The Second Amendment is regularly invoked by opponents of gun control, but H. Richard Uviller and William G. Merkel argue the amendment has nothing to contribute to debates over private access to firearms. In The Militia and the Right to Arms, or, How the Second Amendment Fell Silent, Uviller and Merkel show how postratification history has sapped the Second Amendment of its meaning. Starting with a detailed examination of the political principles of the founders, the authors build the case that the amendment's second clause (declaring the right to bear arms) depends entirely on the premise set out in the amendment's first clause (stating that a well-regulated militia is necessary to the security of a free state). The authors demonstrate that the militia envisioned by the framers of the Bill of Rights in 1789 has long since disappeared from the American scene, leaving no lineal descendants. The constitutional right to bear arms, Uviller and Merkel conclude, has evaporated along with the universal militia of the eighteenth century.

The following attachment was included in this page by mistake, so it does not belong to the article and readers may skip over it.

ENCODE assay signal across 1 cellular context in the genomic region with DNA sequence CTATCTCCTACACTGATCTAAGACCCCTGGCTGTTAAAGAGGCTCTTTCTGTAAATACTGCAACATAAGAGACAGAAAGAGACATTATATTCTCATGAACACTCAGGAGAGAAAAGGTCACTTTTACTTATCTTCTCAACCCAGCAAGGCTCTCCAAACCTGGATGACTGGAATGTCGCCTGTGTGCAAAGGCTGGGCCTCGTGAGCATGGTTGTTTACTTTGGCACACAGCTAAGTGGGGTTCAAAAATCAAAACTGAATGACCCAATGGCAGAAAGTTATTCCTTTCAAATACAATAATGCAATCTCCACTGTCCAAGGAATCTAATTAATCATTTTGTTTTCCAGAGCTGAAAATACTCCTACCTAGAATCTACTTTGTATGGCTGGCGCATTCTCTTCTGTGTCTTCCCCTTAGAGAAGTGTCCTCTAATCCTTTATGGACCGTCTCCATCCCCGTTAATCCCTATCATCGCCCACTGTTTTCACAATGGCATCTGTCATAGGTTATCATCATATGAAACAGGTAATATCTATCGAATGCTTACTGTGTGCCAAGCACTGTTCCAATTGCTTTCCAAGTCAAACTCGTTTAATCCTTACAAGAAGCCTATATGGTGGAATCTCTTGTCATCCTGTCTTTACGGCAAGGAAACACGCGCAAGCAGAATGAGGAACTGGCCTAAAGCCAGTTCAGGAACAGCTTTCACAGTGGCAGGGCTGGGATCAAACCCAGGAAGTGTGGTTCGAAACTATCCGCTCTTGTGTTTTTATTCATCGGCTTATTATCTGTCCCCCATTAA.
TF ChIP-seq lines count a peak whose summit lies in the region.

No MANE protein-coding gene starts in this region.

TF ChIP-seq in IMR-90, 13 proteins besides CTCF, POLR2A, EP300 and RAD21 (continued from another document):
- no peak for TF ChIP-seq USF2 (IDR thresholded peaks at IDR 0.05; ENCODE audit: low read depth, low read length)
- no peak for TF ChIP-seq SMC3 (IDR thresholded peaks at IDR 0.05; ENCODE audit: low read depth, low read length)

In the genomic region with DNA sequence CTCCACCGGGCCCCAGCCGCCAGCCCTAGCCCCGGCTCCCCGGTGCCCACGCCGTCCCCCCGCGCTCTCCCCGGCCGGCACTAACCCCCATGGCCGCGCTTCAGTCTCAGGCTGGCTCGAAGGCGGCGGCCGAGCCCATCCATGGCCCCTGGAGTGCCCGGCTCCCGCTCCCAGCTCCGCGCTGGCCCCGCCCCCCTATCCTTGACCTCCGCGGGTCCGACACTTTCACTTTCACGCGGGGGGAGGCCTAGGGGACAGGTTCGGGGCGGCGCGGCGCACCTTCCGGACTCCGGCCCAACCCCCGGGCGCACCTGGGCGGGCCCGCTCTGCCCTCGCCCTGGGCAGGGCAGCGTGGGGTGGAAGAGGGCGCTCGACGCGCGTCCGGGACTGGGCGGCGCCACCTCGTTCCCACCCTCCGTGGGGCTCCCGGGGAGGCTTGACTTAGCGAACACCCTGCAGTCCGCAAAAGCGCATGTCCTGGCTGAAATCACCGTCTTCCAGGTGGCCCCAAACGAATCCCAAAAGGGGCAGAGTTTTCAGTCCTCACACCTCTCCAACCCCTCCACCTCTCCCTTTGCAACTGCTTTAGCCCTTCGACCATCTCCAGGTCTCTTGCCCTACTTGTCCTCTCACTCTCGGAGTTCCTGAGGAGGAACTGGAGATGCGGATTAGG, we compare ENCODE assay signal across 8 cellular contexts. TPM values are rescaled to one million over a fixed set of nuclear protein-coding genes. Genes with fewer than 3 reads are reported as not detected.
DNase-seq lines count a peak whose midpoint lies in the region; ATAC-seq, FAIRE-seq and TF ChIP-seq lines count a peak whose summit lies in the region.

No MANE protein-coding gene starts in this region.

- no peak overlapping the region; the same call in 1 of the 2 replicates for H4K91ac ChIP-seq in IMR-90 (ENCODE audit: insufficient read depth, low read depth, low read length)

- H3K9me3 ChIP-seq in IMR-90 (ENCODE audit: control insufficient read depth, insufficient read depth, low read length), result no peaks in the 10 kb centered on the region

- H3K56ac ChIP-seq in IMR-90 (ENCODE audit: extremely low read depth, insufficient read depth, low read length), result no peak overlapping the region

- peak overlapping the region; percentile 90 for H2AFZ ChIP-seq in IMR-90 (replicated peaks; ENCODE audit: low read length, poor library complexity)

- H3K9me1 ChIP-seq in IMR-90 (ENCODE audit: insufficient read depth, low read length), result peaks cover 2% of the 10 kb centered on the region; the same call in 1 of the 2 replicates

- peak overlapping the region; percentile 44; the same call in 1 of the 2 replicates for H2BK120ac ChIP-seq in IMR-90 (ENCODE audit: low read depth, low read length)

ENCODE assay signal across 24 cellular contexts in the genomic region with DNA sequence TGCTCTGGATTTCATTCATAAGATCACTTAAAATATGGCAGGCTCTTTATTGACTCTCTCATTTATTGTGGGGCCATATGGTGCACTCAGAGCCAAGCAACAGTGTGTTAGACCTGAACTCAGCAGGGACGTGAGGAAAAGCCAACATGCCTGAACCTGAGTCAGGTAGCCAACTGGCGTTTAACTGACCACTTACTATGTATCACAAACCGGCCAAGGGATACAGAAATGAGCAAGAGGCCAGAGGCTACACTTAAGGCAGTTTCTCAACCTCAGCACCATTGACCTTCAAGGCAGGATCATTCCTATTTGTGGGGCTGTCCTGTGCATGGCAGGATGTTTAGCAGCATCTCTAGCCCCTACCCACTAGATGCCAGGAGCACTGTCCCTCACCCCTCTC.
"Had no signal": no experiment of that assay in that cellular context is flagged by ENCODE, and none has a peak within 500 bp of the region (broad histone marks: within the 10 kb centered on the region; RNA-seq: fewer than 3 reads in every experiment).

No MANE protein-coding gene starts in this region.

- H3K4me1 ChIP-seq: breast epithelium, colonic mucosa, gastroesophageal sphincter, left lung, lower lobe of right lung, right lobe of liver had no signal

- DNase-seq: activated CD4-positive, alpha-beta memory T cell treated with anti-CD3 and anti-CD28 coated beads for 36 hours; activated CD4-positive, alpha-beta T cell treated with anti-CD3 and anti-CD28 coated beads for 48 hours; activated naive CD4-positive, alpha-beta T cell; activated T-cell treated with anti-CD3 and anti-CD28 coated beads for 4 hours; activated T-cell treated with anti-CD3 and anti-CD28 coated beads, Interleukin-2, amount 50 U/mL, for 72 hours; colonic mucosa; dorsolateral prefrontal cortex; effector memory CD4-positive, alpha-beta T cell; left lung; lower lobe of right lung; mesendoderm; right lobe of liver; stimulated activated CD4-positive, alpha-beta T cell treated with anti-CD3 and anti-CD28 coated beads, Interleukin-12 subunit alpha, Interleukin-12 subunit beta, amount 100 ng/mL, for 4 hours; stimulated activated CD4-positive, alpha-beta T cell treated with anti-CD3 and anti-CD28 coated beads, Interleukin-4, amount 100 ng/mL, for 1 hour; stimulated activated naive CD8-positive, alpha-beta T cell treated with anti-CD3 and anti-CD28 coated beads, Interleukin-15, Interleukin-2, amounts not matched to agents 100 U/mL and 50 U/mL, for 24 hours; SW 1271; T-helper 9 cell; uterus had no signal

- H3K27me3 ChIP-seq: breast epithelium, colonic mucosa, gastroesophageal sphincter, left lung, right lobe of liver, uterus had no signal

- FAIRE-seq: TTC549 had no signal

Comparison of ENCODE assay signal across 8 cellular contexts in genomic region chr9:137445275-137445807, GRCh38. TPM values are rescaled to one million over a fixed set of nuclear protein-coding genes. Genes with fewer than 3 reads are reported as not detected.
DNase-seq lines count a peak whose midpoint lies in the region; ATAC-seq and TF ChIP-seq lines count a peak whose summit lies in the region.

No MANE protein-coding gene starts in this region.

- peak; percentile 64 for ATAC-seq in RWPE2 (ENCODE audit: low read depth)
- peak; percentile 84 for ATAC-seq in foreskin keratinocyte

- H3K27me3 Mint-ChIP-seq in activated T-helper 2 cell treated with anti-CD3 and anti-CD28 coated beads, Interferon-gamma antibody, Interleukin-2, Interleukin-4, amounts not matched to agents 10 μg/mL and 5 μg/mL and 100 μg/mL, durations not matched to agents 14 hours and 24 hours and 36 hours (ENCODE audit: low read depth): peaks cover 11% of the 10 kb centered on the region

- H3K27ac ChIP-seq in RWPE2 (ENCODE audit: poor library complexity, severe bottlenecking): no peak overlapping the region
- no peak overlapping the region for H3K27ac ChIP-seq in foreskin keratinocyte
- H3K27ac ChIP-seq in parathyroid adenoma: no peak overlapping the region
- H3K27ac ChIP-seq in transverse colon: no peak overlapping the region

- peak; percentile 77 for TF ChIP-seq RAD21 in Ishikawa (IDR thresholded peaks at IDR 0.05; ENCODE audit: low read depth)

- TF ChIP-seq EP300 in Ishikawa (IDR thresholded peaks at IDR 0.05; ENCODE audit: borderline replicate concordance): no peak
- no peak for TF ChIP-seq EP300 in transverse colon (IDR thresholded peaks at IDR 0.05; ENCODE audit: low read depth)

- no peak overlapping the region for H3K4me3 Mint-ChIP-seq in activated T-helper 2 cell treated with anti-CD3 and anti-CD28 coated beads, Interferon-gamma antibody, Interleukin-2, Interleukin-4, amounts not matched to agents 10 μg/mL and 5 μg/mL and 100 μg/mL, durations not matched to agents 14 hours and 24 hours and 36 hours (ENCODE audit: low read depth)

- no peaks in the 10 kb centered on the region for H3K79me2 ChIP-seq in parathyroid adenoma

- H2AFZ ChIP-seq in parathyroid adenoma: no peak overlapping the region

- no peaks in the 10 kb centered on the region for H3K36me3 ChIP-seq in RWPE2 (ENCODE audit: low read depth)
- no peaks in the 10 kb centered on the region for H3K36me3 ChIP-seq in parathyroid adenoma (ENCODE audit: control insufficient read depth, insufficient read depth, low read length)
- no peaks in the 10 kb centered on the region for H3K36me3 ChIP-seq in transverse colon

Using records from the founding era, Uviller and Merkel explain that the Second Amendment was motivated by a deep fear of standing armies. To guard against the debilitating effects of militarism, and against the ultimate danger of a would-be Caesar at the head of a great professional army, the founders sought to guarantee the existence of well-trained, self-armed, locally commanded citizen militia, in which service was compulsory. By its very existence, this militia would obviate the need for a large and dangerous regular army. But as Uviller and Merkel describe the gradual rise of the United States Army and the National Guard over the last two hundred years, they highlight the nation's abandonment of the militia ideal so dear to the framers. The authors discuss issues of constitutional interpretation in light of radically changed social circumstances and contrast their position with the arguments of a diverse group of constitutional scholars including Sanford Levinson, Carl Bogus, William Van Alstyne, and Akhil Reed Amar.